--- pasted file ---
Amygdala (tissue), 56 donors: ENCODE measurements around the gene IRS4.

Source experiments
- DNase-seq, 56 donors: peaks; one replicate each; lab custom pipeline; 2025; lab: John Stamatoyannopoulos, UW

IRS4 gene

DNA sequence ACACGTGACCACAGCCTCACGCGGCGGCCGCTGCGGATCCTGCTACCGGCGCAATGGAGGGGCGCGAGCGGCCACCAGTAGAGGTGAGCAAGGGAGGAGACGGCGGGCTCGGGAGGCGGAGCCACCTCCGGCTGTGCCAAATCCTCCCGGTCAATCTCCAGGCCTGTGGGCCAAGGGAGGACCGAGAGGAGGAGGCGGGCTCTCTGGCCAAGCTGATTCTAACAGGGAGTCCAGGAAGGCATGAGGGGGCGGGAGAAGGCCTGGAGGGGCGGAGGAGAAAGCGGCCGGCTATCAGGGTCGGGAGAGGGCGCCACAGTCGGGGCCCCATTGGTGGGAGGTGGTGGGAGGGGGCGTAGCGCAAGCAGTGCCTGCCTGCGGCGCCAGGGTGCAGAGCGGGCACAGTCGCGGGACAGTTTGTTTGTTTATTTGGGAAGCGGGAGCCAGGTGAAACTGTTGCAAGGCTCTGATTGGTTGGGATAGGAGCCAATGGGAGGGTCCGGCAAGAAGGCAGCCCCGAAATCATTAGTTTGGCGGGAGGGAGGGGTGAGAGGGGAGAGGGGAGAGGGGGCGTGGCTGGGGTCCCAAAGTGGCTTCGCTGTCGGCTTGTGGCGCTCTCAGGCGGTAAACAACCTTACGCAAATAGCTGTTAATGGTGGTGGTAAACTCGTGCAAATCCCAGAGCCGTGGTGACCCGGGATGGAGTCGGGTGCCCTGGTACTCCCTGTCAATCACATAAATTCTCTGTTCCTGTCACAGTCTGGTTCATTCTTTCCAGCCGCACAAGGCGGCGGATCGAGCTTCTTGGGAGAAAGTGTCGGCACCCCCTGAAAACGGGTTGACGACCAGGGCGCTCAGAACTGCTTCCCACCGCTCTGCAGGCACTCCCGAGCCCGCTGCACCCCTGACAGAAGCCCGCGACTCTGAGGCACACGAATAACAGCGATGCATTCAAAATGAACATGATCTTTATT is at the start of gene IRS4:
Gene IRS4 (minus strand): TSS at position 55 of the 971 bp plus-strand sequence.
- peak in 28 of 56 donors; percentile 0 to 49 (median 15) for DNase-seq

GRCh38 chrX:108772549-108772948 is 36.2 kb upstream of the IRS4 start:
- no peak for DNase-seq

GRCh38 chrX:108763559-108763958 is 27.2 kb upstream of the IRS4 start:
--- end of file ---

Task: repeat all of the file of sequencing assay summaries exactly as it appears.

Amygdala (tissue), 56 donors: ENCODE measurements around the gene IRS4.

Source experiments
- DNase-seq, 56 donors: peaks; one replicate each; lab custom pipeline; 2025; lab: John Stamatoyannopoulos, UW

IRS4 gene

DNA sequence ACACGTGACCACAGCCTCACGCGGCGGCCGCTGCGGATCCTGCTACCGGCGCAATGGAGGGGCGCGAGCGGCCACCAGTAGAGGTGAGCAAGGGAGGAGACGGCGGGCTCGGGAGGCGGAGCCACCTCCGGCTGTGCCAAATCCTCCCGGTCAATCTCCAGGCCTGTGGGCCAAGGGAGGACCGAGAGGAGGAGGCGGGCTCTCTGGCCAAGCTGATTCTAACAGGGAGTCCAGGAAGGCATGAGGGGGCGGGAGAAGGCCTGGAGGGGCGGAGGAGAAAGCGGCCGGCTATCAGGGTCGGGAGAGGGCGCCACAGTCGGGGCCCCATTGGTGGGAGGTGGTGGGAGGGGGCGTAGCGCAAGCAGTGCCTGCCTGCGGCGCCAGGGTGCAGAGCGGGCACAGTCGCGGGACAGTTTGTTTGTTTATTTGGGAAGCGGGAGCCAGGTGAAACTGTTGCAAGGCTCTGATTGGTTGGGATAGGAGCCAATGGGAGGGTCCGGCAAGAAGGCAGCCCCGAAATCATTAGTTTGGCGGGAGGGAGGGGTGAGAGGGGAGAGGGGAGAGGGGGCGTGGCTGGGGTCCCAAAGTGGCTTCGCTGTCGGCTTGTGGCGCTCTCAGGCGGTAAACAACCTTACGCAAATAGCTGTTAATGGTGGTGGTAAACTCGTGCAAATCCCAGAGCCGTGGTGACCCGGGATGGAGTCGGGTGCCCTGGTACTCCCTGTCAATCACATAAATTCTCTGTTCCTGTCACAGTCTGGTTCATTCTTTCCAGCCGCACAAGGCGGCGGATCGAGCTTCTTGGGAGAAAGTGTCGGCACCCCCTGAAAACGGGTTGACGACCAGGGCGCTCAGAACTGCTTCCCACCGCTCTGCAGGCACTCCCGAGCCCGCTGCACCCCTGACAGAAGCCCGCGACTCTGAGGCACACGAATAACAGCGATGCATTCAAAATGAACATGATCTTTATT is at the start of gene IRS4:
Gene IRS4 (minus strand): TSS at position 55 of the 971 bp plus-strand sequence.
- peak in 28 of 56 donors; percentile 0 to 49 (median 15) for DNase-seq

GRCh38 chrX:108772549-108772948 is 36.2 kb upstream of the IRS4 start:
- no peak for DNase-seq

GRCh38 chrX:108763559-108763958 is 27.2 kb upstream of the IRS4 start: